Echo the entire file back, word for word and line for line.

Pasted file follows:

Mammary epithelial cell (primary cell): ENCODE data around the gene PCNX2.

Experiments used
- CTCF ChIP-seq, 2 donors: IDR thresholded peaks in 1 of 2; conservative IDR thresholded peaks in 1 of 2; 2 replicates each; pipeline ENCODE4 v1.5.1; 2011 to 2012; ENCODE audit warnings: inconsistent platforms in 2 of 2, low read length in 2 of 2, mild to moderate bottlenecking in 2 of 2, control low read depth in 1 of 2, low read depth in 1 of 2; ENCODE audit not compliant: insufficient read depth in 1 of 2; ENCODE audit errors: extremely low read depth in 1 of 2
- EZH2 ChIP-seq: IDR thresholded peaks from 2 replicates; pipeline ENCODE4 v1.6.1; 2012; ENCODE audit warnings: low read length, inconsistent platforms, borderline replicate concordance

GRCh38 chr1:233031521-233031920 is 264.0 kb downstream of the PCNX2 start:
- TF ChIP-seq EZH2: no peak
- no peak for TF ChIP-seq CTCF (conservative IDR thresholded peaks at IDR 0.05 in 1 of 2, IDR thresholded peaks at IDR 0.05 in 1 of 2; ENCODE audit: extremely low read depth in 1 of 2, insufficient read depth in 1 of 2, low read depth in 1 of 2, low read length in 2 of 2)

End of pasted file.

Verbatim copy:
Mammary epithelial cell (primary cell): ENCODE data around the gene PCNX2.

Experiments used
- CTCF ChIP-seq, 2 donors: IDR thresholded peaks in 1 of 2; conservative IDR thresholded peaks in 1 of 2; 2 replicates each; pipeline ENCODE4 v1.5.1; 2011 to 2012; ENCODE audit warnings: inconsistent platforms in 2 of 2, low read length in 2 of 2, mild to moderate bottlenecking in 2 of 2, control low read depth in 1 of 2, low read depth in 1 of 2; ENCODE audit not compliant: insufficient read depth in 1 of 2; ENCODE audit errors: extremely low read depth in 1 of 2
- EZH2 ChIP-seq: IDR thresholded peaks from 2 replicates; pipeline ENCODE4 v1.6.1; 2012; ENCODE audit warnings: low read length, inconsistent platforms, borderline replicate concordance

GRCh38 chr1:233031521-233031920 is 264.0 kb downstream of the PCNX2 start:
- TF ChIP-seq EZH2: no peak
- no peak for TF ChIP-seq CTCF (conservative IDR thresholded peaks at IDR 0.05 in 1 of 2, IDR thresholded peaks at IDR 0.05 in 1 of 2; ENCODE audit: extremely low read depth in 1 of 2, insufficient read depth in 1 of 2, low read depth in 1 of 2, low read length in 2 of 2)